I am composing a piece for full orchestra and want to make sure that my parts are conventional. I know that there are typically four horn parts, but are 1 and 2 high parts, 1 and 3, or something else?
Conventionally, 1 and 3 take higher parts and 2 and 4 take lower parts. In many scores, horns 1&3 are given one staff and then horns 2&4 are given the next staff. I prefer that method, but you will see plenty of scores that group 1&2 and 3&4—however it will still generally be the case that the odd numbers have higher parts and the evens have lower. Of course, when you make parts, all of this should be separated out, and there should be individual parts for each horn.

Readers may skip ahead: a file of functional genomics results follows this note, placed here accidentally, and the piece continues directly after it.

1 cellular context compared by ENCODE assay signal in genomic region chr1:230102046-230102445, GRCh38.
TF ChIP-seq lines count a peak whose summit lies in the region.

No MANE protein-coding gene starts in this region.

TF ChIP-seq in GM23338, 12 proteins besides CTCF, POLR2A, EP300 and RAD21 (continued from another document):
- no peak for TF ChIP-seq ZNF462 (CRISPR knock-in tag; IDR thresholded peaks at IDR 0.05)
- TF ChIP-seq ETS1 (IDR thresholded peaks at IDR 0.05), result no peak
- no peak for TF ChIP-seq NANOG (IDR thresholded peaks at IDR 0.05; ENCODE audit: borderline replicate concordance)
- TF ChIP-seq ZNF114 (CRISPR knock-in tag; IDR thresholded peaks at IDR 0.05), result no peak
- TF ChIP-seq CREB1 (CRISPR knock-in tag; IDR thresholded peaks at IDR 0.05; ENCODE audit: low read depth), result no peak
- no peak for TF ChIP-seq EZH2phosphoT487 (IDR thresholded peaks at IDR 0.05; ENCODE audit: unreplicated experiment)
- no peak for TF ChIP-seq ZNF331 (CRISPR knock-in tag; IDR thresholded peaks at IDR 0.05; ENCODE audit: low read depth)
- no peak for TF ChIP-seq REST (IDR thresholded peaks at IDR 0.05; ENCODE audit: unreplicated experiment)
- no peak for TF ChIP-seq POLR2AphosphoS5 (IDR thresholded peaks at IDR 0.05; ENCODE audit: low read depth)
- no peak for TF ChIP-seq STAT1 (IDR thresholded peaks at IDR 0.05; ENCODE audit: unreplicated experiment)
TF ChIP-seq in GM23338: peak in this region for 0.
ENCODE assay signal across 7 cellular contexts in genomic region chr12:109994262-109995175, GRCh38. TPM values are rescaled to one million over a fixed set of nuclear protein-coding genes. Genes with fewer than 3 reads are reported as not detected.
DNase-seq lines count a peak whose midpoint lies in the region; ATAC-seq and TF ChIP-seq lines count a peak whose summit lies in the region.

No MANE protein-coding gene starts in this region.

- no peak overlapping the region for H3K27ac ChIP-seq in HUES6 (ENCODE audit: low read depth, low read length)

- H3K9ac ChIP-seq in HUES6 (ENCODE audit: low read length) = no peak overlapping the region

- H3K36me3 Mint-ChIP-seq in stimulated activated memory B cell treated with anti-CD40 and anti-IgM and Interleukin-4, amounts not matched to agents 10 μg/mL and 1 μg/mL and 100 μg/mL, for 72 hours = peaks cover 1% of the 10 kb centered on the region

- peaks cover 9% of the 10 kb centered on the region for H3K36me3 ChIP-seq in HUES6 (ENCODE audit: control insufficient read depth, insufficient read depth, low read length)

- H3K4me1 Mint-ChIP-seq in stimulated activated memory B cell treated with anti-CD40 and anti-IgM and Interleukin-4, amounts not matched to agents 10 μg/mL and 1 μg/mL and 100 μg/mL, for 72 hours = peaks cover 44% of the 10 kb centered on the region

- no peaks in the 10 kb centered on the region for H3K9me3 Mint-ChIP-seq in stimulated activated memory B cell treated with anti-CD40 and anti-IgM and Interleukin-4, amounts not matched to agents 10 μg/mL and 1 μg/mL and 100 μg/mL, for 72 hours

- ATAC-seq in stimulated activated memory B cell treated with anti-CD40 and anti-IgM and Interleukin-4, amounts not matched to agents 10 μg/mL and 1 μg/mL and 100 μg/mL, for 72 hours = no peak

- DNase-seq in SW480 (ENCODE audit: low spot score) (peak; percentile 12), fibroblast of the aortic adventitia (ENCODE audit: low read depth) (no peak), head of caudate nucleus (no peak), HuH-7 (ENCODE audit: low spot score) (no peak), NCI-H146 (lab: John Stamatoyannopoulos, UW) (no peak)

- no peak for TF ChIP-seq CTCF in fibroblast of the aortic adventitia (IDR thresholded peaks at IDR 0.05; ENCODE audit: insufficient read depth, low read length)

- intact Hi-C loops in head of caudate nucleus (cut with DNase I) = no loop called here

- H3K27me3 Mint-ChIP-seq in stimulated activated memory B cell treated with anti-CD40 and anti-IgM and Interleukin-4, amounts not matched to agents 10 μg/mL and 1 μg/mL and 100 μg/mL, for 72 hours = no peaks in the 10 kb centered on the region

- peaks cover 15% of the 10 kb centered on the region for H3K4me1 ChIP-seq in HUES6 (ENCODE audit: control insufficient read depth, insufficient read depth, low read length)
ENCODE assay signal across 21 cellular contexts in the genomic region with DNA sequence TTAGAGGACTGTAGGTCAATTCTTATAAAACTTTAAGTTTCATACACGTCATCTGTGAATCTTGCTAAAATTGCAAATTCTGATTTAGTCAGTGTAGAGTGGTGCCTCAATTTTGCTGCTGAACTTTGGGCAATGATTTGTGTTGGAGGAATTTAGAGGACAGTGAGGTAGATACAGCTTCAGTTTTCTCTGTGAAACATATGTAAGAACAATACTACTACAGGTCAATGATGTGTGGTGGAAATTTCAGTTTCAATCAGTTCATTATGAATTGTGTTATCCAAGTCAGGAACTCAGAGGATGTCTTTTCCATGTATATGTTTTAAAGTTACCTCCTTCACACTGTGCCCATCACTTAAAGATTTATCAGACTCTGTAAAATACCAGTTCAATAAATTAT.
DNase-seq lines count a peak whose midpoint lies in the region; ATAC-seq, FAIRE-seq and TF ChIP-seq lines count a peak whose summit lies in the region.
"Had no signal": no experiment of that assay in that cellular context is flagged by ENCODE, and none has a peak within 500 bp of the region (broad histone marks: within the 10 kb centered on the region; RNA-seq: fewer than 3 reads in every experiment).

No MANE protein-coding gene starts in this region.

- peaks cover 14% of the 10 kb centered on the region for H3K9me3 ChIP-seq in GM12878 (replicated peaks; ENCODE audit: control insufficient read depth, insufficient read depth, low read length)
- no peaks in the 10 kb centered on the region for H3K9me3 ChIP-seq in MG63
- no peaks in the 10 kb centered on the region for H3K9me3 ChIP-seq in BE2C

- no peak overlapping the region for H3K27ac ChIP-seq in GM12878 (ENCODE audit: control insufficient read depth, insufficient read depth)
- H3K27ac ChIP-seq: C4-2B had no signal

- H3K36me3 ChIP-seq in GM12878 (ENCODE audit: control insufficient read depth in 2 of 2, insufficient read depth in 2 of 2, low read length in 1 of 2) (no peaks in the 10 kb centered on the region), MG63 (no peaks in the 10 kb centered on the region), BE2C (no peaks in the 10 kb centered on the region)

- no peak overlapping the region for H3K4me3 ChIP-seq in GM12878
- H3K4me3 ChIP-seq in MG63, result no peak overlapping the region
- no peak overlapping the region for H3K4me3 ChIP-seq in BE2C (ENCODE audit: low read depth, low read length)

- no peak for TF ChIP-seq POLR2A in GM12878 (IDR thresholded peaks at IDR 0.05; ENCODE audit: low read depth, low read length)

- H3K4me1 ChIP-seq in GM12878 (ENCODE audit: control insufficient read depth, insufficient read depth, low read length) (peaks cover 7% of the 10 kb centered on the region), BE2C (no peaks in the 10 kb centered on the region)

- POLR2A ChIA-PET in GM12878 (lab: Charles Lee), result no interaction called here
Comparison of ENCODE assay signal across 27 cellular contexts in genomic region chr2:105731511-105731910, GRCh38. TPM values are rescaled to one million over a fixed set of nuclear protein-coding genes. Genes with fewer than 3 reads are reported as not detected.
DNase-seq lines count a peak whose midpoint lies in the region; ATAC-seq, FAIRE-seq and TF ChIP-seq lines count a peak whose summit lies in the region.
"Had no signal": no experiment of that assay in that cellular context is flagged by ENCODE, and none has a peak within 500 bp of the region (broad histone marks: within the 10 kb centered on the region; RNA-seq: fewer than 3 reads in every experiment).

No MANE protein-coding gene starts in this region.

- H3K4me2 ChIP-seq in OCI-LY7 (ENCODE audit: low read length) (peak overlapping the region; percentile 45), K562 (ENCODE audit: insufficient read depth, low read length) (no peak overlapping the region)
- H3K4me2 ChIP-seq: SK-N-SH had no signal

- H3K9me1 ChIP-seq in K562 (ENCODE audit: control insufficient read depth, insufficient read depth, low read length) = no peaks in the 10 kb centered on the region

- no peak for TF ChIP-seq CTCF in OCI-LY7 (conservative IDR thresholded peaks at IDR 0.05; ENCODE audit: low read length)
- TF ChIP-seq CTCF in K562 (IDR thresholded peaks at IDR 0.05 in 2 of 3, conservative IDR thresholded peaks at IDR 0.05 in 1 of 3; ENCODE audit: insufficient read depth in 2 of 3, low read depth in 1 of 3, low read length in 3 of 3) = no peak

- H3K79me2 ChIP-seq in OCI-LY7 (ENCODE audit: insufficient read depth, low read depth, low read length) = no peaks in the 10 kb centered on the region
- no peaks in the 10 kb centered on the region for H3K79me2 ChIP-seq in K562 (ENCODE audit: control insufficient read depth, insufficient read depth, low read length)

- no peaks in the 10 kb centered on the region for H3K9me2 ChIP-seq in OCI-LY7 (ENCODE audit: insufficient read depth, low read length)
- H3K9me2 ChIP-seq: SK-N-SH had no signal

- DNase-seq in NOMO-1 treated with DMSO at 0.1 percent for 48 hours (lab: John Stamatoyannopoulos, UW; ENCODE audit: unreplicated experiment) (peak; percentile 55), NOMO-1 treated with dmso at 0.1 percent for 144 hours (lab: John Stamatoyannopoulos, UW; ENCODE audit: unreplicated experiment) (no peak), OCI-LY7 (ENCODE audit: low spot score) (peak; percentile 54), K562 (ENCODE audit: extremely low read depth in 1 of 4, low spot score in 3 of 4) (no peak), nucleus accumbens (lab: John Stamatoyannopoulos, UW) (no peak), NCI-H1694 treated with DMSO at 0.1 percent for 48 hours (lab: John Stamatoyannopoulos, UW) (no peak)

The reason is historical: horns 1&2 used to be in a different transposition that 3&4, and composers tended to have a high and a low horn in each transposition. For example, horns 1 and 2 might be in F, and 1 would take higher notes than 2, while horns 3 and 4 might be in G, with 3 taking the higher notes. Modern horns are always in F, but 1&3 taking higher parts than 2&4 has stuck around.
1 high, 2 low - and you can add 3/4 and 5/6, even 7/8 (e.g. Mahler), but always high/low, always in pairs. Solos often go to 1, but can also be covered by 3/5/7 etc.
It might help to think of each pair of horns as a separate group, like pair of woodwind instruments. You can just add more pairs and occasionally have them all play together. Often the 3/4 horns are doing something completely different in rhythm or key. It's also perfectly OK to use only 2 horns.